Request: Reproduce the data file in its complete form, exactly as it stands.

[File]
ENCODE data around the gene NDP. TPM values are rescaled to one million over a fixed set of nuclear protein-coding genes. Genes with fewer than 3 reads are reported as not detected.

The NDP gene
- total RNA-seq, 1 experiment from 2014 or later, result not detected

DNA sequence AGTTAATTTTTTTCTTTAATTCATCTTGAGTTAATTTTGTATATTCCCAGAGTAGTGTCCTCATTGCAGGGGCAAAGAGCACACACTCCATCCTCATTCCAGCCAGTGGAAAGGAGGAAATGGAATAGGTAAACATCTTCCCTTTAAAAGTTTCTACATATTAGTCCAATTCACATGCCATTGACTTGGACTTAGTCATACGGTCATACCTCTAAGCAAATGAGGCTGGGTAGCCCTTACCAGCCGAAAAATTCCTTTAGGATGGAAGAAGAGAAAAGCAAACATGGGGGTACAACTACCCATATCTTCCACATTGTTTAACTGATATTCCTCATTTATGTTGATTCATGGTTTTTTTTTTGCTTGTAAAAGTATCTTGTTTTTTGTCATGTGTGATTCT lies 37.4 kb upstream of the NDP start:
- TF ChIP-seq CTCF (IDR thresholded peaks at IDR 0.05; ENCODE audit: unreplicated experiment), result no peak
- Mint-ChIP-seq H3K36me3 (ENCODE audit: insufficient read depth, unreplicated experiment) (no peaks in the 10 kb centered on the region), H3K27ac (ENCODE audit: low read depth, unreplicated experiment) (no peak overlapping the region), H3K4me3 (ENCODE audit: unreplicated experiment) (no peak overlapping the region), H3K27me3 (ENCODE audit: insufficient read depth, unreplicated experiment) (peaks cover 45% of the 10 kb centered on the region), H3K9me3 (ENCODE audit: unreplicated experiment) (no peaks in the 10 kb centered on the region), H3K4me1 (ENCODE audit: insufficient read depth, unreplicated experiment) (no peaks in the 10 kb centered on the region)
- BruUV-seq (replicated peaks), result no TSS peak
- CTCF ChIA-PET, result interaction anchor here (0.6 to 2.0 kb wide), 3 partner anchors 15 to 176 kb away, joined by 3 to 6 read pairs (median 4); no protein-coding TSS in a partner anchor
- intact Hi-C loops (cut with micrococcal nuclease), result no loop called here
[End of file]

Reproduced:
ENCODE data around the gene NDP. TPM values are rescaled to one million over a fixed set of nuclear protein-coding genes. Genes with fewer than 3 reads are reported as not detected.

The NDP gene
- total RNA-seq, 1 experiment from 2014 or later, result not detected

DNA sequence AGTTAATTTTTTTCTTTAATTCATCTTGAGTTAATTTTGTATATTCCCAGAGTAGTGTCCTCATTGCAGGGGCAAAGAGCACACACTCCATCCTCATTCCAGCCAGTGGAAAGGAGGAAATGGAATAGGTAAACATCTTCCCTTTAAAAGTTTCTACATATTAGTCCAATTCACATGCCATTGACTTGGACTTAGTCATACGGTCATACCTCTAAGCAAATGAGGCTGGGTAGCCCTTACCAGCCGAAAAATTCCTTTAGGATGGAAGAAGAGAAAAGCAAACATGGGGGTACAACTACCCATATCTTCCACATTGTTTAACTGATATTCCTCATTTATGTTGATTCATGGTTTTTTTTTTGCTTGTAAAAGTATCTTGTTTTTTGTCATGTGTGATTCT lies 37.4 kb upstream of the NDP start:
- TF ChIP-seq CTCF (IDR thresholded peaks at IDR 0.05; ENCODE audit: unreplicated experiment), result no peak
- Mint-ChIP-seq H3K36me3 (ENCODE audit: insufficient read depth, unreplicated experiment) (no peaks in the 10 kb centered on the region), H3K27ac (ENCODE audit: low read depth, unreplicated experiment) (no peak overlapping the region), H3K4me3 (ENCODE audit: unreplicated experiment) (no peak overlapping the region), H3K27me3 (ENCODE audit: insufficient read depth, unreplicated experiment) (peaks cover 45% of the 10 kb centered on the region), H3K9me3 (ENCODE audit: unreplicated experiment) (no peaks in the 10 kb centered on the region), H3K4me1 (ENCODE audit: insufficient read depth, unreplicated experiment) (no peaks in the 10 kb centered on the region)
- BruUV-seq (replicated peaks), result no TSS peak
- CTCF ChIA-PET, result interaction anchor here (0.6 to 2.0 kb wide), 3 partner anchors 15 to 176 kb away, joined by 3 to 6 read pairs (median 4); no protein-coding TSS in a partner anchor
- intact Hi-C loops (cut with micrococcal nuclease), result no loop called here